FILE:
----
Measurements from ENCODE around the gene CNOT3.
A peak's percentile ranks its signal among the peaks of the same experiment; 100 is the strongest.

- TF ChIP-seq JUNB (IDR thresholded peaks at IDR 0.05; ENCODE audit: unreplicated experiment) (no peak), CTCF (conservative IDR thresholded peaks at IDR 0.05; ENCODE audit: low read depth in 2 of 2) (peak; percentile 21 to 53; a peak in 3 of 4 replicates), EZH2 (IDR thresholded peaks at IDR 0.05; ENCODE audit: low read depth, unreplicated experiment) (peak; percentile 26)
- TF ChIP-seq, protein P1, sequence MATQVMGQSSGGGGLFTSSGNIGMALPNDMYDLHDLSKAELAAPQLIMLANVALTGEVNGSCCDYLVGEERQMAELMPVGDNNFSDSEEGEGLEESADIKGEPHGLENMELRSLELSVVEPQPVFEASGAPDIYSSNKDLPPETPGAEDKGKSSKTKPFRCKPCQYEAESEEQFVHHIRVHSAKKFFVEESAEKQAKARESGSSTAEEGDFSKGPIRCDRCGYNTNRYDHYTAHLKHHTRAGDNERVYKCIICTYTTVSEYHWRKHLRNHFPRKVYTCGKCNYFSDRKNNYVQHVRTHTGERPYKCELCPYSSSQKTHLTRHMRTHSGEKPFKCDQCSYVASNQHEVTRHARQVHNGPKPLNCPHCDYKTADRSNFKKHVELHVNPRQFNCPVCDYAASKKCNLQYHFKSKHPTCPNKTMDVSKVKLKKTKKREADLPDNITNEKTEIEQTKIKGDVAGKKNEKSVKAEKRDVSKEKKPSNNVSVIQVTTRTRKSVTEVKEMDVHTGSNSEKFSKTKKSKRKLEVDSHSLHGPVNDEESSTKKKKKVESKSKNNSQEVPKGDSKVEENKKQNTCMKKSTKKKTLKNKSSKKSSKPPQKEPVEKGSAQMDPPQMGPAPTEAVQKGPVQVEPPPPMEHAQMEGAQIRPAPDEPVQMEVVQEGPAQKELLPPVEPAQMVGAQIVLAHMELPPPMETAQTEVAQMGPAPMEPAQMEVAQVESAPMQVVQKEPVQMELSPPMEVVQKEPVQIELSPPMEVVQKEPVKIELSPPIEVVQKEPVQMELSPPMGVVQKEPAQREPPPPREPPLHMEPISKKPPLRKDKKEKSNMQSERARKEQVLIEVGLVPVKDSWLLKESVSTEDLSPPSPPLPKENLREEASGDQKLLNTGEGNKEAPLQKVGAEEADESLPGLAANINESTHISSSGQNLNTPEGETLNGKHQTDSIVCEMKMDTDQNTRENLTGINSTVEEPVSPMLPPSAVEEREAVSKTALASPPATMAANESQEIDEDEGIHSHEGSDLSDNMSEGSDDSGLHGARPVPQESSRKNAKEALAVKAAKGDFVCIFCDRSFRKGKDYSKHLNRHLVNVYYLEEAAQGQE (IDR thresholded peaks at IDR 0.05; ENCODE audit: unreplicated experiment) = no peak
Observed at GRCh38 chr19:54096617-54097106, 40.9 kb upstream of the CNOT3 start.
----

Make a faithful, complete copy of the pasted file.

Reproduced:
Measurements from ENCODE around the gene CNOT3.
A peak's percentile ranks its signal among the peaks of the same experiment; 100 is the strongest.

- TF ChIP-seq JUNB (IDR thresholded peaks at IDR 0.05; ENCODE audit: unreplicated experiment) (no peak), CTCF (conservative IDR thresholded peaks at IDR 0.05; ENCODE audit: low read depth in 2 of 2) (peak; percentile 21 to 53; a peak in 3 of 4 replicates), EZH2 (IDR thresholded peaks at IDR 0.05; ENCODE audit: low read depth, unreplicated experiment) (peak; percentile 26)
- TF ChIP-seq, protein P1, sequence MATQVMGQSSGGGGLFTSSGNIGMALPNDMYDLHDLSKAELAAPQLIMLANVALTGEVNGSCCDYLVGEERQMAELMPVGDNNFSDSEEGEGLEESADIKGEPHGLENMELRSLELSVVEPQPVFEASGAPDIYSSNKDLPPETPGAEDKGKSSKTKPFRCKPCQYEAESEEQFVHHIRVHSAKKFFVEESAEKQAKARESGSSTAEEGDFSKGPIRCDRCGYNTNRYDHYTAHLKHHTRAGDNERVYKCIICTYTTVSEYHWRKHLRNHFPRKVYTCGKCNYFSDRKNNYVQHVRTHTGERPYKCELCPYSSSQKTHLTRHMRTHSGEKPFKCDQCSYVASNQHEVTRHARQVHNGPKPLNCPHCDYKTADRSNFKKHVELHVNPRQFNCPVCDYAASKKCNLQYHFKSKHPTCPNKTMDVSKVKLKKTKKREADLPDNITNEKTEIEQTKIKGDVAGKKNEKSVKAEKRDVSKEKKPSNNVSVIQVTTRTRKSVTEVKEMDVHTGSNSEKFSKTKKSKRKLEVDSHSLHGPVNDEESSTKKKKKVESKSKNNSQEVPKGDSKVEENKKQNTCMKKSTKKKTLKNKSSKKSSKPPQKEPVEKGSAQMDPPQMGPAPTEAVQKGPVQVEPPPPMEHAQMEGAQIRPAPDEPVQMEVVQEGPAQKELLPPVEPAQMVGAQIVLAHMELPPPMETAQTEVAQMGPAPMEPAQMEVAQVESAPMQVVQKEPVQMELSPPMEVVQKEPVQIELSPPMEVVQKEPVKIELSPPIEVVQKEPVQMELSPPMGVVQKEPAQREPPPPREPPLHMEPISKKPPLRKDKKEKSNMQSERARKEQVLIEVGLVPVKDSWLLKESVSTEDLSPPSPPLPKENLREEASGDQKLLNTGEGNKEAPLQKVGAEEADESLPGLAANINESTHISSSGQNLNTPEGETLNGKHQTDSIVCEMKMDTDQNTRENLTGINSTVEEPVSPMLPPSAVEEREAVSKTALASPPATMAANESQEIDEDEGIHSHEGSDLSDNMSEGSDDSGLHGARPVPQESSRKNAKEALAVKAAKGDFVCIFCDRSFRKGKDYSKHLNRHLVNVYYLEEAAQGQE (IDR thresholded peaks at IDR 0.05; ENCODE audit: unreplicated experiment) = no peak
Observed at GRCh38 chr19:54096617-54097106, 40.9 kb upstream of the CNOT3 start.